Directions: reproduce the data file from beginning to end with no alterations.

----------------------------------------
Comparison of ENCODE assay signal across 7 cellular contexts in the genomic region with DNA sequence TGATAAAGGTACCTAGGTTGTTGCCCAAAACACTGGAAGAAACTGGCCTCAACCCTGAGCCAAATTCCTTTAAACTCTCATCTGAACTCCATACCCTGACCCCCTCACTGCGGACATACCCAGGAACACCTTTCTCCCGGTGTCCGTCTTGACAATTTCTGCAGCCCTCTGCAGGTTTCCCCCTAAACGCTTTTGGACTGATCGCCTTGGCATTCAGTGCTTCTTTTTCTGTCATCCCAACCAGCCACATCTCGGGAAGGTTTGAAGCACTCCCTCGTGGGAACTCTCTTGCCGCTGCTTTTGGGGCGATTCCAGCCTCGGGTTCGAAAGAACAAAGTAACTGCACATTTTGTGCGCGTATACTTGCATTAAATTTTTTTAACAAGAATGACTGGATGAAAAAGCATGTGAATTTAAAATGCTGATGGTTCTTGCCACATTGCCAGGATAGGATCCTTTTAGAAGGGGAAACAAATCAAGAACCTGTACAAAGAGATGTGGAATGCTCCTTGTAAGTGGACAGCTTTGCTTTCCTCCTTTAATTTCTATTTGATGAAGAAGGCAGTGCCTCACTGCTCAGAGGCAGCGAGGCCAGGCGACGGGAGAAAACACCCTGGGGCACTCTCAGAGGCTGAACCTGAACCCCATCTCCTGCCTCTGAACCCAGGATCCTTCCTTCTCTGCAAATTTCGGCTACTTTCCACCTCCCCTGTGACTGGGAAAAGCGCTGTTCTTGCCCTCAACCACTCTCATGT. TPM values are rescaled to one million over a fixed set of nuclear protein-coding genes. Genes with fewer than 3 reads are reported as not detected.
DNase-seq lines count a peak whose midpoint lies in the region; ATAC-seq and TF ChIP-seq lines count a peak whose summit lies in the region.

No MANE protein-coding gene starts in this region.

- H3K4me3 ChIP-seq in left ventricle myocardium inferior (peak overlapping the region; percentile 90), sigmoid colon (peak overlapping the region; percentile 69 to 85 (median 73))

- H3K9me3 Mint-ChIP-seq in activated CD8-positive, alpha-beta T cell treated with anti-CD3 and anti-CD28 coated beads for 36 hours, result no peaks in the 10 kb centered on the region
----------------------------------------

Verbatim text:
Comparison of ENCODE assay signal across 7 cellular contexts in the genomic region with DNA sequence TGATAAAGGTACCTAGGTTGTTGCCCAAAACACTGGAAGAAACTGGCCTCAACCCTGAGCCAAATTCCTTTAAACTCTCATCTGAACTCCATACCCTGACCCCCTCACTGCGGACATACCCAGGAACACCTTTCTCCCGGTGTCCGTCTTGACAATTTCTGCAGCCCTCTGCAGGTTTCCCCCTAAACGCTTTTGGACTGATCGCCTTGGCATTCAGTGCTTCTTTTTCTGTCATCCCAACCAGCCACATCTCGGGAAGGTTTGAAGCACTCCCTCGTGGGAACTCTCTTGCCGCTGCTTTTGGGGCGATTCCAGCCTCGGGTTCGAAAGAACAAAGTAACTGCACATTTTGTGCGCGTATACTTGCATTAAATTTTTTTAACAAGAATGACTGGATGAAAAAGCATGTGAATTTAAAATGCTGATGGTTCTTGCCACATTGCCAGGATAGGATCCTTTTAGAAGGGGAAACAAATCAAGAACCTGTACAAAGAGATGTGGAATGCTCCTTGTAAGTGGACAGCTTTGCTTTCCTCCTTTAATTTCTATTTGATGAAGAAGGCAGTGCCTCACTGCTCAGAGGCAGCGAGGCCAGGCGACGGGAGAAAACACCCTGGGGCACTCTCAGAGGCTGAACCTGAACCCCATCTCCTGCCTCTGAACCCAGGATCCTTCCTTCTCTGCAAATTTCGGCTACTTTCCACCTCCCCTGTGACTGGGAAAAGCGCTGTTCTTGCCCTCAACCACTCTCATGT. TPM values are rescaled to one million over a fixed set of nuclear protein-coding genes. Genes with fewer than 3 reads are reported as not detected.
DNase-seq lines count a peak whose midpoint lies in the region; ATAC-seq and TF ChIP-seq lines count a peak whose summit lies in the region.

No MANE protein-coding gene starts in this region.

- H3K4me3 ChIP-seq in left ventricle myocardium inferior (peak overlapping the region; percentile 90), sigmoid colon (peak overlapping the region; percentile 69 to 85 (median 73))

- H3K9me3 Mint-ChIP-seq in activated CD8-positive, alpha-beta T cell treated with anti-CD3 and anti-CD28 coated beads for 36 hours, result no peaks in the 10 kb centered on the region